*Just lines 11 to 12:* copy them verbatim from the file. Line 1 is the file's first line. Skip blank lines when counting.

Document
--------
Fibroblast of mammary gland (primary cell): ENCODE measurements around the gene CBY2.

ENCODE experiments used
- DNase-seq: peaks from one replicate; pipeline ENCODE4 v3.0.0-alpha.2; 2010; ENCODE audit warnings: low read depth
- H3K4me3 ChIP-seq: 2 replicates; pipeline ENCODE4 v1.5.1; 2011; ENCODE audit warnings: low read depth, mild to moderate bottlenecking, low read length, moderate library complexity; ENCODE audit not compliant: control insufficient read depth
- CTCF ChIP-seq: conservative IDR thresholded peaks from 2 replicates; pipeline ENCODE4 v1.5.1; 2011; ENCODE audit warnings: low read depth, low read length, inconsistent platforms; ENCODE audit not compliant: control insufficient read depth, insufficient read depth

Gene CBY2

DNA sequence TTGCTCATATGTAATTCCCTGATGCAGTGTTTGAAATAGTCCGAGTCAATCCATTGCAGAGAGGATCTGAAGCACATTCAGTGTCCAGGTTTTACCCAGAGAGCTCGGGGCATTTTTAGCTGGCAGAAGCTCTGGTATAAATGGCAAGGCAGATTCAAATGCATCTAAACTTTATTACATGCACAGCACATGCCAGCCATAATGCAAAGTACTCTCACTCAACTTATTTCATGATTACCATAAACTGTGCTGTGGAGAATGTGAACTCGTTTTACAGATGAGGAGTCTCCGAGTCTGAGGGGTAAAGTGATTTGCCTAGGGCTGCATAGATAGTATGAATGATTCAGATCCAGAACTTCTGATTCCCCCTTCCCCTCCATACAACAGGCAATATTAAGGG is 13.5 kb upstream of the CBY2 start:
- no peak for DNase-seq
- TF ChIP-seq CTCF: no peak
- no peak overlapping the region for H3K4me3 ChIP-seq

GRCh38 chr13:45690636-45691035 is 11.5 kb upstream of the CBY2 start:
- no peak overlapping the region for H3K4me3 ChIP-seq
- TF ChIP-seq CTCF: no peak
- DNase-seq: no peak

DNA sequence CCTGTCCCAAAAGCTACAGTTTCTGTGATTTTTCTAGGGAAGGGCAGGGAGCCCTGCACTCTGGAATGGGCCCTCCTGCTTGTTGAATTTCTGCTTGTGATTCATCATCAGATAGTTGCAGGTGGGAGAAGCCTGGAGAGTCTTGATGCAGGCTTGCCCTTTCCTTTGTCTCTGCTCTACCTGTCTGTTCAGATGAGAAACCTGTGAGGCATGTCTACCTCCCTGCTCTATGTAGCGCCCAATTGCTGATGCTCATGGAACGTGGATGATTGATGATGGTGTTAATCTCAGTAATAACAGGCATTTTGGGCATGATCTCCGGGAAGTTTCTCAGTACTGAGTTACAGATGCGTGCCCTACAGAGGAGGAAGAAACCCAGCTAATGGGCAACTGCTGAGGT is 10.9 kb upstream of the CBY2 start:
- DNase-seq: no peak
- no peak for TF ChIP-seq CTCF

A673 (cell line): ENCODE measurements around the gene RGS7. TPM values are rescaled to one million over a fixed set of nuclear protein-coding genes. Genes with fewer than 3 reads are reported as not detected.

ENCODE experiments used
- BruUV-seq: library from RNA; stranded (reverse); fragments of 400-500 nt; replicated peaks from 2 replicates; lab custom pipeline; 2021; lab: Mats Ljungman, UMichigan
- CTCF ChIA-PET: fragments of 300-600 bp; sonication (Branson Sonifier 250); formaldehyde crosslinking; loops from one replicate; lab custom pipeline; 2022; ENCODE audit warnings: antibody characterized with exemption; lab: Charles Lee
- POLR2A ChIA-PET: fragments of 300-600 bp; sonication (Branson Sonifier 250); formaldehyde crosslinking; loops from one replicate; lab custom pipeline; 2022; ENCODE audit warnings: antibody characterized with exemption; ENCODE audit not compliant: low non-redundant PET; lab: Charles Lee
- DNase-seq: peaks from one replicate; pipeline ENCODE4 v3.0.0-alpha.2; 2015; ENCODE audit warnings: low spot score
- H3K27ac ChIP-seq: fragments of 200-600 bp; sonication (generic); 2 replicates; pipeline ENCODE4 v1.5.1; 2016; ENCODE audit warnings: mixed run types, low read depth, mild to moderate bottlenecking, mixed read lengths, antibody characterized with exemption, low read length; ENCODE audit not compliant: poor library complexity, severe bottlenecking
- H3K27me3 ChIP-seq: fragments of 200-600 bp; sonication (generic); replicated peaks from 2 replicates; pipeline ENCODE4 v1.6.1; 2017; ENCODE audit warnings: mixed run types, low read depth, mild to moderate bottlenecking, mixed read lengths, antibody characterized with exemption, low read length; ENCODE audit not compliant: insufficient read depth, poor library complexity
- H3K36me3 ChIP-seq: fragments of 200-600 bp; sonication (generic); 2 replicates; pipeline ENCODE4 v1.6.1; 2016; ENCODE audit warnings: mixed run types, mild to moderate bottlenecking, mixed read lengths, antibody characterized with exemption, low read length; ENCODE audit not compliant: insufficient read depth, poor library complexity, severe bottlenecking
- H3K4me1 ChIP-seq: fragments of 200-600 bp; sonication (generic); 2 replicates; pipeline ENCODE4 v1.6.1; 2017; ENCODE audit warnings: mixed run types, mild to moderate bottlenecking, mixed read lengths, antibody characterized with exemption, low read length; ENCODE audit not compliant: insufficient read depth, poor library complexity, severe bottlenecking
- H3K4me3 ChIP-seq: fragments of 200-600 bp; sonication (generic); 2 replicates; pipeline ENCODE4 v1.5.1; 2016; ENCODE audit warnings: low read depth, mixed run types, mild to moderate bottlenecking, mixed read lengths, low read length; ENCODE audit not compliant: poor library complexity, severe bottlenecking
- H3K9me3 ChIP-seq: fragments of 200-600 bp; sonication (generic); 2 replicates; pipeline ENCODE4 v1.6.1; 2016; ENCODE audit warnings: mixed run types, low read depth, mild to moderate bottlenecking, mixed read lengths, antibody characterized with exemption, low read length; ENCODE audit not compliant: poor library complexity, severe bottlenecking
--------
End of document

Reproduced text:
GRCh38 chr13:45690636-45691035 is 11.5 kb upstream of the CBY2 start:
- no peak overlapping the region for H3K4me3 ChIP-seq